Press Release

IU Health Foundation receives $1.98 million grant to enhance Zero Suicide initiative

May 03, 2021

INDIANAPOLIS — IU Health Foundation has helped to secure a 5-year, $1.98 million grant from the federal Substance Abuse and Mental Health Services Administration (SAMHSA) for IU Health to implement Zero Suicide, an initiative to enhance support services across the IU Health system for patients experiencing or at risk of suicidal behaviors and ideations.

Led by the IU Health Behavioral Health Collaborative and Virtual Behavioral Health Hub, Zero Suicide aims to strengthen and standardize IU Health’s suicide screening processes within emergency departments, including updating a suicide prevention toolkit and streamlining suicide screening processes. The program will also fund Caring Contacts, a text-messaging service that provides discharged patients with encouraging messages and follow-up communication.

Zero Suicide will also support development of a Collaborative Assessment and Management of Suicidality (CAMS) therapeutic model. CAMS helps licensed therapists and emergency room physicians collaborate on a safety plan for discharged patients if suicidal ideations reappear. CAMS therapists can “bridge” behavioral health services with six to eight weekly therapy sessions until patients are able to access outpatient, long-term behavioral health services.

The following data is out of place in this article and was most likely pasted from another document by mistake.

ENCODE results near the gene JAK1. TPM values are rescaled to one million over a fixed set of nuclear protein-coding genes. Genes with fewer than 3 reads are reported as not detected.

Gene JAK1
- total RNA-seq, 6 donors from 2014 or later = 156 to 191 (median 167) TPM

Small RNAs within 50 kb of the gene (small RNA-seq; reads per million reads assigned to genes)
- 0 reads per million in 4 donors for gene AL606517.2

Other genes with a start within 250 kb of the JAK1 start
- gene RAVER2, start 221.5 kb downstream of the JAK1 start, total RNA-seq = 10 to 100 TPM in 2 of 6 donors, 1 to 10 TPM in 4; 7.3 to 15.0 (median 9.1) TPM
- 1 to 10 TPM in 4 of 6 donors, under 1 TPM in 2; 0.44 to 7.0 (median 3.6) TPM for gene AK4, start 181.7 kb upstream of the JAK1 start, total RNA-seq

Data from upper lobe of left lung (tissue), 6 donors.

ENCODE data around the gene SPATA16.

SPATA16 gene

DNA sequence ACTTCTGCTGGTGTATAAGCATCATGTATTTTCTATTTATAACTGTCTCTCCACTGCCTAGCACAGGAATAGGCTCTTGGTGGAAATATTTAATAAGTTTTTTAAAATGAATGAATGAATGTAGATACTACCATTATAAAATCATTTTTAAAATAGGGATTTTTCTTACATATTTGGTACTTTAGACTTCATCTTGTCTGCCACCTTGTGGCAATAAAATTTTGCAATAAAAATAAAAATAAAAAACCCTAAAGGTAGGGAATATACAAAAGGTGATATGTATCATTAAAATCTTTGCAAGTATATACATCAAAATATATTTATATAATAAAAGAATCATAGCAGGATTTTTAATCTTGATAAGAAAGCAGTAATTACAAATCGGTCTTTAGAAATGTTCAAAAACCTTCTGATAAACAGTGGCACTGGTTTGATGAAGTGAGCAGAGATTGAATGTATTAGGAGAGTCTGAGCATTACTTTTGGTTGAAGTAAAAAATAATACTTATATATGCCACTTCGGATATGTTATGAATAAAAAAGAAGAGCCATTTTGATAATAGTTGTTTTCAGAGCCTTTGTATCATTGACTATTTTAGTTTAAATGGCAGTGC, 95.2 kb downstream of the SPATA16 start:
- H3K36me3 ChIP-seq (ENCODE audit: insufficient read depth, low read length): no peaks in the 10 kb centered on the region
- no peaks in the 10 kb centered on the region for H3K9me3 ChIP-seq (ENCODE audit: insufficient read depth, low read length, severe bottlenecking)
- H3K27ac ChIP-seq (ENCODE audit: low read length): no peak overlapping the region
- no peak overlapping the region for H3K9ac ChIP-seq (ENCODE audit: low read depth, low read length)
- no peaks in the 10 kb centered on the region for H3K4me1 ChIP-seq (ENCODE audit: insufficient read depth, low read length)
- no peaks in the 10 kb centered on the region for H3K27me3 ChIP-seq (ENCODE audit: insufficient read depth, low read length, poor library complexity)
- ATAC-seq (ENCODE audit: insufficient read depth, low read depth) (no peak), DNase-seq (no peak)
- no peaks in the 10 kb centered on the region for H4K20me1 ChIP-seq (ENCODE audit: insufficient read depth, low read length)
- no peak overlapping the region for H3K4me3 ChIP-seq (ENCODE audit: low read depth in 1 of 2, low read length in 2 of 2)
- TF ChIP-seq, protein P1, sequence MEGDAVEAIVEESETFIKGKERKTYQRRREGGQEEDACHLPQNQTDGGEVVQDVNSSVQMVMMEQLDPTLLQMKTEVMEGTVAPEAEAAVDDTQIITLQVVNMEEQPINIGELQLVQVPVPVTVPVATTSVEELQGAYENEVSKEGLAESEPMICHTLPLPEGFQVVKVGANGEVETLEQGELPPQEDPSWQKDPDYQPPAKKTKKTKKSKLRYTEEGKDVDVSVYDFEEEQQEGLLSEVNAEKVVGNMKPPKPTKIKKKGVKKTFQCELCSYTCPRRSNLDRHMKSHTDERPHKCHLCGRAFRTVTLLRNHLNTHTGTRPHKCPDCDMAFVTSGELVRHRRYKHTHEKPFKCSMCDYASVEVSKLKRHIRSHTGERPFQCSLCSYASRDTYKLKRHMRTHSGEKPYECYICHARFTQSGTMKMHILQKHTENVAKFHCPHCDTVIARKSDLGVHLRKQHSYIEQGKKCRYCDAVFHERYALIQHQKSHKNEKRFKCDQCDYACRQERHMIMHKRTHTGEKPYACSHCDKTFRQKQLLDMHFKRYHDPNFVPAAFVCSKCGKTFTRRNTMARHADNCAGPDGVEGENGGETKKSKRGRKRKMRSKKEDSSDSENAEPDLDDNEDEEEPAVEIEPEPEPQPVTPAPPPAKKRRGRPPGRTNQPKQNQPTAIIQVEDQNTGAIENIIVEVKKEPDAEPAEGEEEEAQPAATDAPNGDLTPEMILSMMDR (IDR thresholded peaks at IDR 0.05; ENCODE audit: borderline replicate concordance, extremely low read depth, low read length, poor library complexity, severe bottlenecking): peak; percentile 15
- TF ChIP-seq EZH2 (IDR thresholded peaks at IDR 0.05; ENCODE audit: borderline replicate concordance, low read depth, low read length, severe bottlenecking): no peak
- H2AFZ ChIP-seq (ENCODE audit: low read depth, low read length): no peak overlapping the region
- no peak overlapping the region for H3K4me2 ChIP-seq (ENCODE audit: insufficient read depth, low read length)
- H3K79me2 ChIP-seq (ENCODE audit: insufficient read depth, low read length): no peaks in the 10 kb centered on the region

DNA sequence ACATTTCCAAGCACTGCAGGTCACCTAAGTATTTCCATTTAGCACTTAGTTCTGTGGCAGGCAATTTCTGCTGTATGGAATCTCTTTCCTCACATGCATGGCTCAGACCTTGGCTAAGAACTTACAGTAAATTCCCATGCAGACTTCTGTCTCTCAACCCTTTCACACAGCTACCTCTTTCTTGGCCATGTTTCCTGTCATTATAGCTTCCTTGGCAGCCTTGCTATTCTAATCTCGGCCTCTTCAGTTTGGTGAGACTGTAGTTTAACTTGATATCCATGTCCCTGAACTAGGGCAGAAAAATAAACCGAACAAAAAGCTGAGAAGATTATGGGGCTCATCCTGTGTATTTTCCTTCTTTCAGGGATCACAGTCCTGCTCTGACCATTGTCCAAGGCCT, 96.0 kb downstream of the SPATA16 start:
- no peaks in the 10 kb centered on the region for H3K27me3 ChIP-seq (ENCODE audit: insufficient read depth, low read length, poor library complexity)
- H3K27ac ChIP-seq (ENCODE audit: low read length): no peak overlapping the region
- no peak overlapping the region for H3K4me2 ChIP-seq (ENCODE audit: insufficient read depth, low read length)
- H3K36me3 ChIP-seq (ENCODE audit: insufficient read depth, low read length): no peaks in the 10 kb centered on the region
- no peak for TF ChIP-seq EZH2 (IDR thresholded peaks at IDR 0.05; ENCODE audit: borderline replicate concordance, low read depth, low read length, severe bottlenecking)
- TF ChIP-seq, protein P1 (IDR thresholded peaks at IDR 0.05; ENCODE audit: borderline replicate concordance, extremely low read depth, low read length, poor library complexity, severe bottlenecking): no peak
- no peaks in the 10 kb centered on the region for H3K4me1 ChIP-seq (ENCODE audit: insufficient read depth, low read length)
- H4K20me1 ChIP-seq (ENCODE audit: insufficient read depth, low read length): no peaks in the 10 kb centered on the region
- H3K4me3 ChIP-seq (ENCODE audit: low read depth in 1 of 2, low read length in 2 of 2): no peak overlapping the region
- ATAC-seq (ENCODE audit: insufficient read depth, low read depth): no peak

“The SAMHSA Zero Suicide grant supports IU Health’s commitment to reducing suicides in Indiana,” says Medical Director of the IU Health Virtual Behavioral Health Hub Anne Gilbert, MD. “This grant is going to help us train our team members to more effectively screen for suicide risk in patients and treat suicidal behaviors with evidenced-based interventions, helping individuals transition through the system of care along the way.”

The grant comes at a critical time, as feelings of isolation, depression and anxiety remain high, especially among young adults. In 2020, suicide claimed the lives of 44,000 Americans, with an additional 1.4 million attempting suicide. In Indiana, more than 1,000 Hoosiers lose their lives to suicide each year.

“Death by suicide is the second leading cause of death for Indiana residents — and it’s been on the rise for a decade,” says IU Health Foundation President Crystal Hinson Miller. “It’s a crisis that can be better addressed with philanthropy and more dedicated funding. Thanks to this grant, IU Health can move our state closer to the goal of zero suicides.”

Work to implement the grant started promptly in April — just in time for National Mental Health Month which is observed annually in May.

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